Stencils and Image Manipulation
Stencils are a useful shorthand and calculational tool on grids. For example, the 5-point approximation to from lectures can be represented by the (hopefully increasingly familiar) stencil
laplace5pt = [ 0 1 0; 1 -4 1; 0 1 0]; display(laplace5pt);
laplace5pt = 0 1 0 1 -4 1 0 1 0
In this unit we explore a few more stencils by using them to represent an image transformation. After all, a digital image in MATLAB is just an array of numbers representing colour values. By applying the stencil to each point of the original image, and storing each result, we produce a new image. Many interesting image transformations can be carried out in this way.
Running the downloadable MATLAB code at the bottom of this page starts a Graphical User Interface (GUI):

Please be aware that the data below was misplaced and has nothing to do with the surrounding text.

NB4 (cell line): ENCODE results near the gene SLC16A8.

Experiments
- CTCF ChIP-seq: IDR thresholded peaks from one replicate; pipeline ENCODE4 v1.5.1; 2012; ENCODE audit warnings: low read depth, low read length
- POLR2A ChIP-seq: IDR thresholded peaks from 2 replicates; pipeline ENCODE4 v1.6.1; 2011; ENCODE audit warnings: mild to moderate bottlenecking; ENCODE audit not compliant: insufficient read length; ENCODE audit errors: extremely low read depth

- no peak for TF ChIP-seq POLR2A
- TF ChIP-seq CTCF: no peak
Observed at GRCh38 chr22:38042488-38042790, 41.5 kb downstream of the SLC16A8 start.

On the right-hand side there is a representation of the stencil
identity = zeros(5,5); identity(3,3)=1; display(identity);
identity = 0 0 0 0 0 0 0 0 0 0 0 0 1 0 0 0 0 0 0 0 0 0 0 0 0
This stencil is not very exciting; it just represents the identity transformation which leaves the image completely unchanged.
You can apply a stencil of your choice by entering it into the text boxes and clicking the 'Apply' button. To return to the orignal image after a series of stencils have been applied, press the 'Reset' button.
Notice the popup menu entitled 'Preset Stencils...'; here we have included some standard stencils so that you don't need to type them in yourself. These are explained in more detail below.
Note that we take (the grid spacing is 1 pixel) in all stencils.
This is the 5-point approximation to mentioned in the Introduction:
This is a 9-point approximation to with stencil:
This is a 13-point approximation to with stencil:
Simpson's Rule (9pt)
This is a 9-point approximation to the two-dimensional integral with stencil:
Gaussian Blur (9pt)
This is a stencil
In this case, we take . More information can be found at http://en.wikipedia.org/wiki/Gaussian_blur
All files as .zip archive: stencil_all.zip